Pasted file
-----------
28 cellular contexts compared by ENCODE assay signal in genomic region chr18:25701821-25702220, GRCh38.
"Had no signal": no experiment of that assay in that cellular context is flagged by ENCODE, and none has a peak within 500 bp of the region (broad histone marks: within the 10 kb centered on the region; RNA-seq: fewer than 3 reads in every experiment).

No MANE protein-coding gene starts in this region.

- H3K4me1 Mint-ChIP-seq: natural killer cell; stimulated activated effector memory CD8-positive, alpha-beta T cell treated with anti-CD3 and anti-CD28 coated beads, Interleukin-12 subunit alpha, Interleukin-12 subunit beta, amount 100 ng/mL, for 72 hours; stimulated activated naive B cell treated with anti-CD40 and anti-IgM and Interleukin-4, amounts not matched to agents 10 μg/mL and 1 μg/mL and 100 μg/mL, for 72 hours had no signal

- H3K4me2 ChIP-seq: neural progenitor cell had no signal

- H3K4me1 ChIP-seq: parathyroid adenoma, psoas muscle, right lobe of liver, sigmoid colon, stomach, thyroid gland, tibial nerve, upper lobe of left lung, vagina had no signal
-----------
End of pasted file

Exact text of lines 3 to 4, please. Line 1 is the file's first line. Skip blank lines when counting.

No MANE protein-coding gene starts in this region.

- H3K4me1 Mint-ChIP-seq: natural killer cell; stimulated activated effector memory CD8-positive, alpha-beta T cell treated with anti-CD3 and anti-CD28 coated beads, Interleukin-12 subunit alpha, Interleukin-12 subunit beta, amount 100 ng/mL, for 72 hours; stimulated activated naive B cell treated with anti-CD40 and anti-IgM and Interleukin-4, amounts not matched to agents 10 μg/mL and 1 μg/mL and 100 μg/mL, for 72 hours had no signal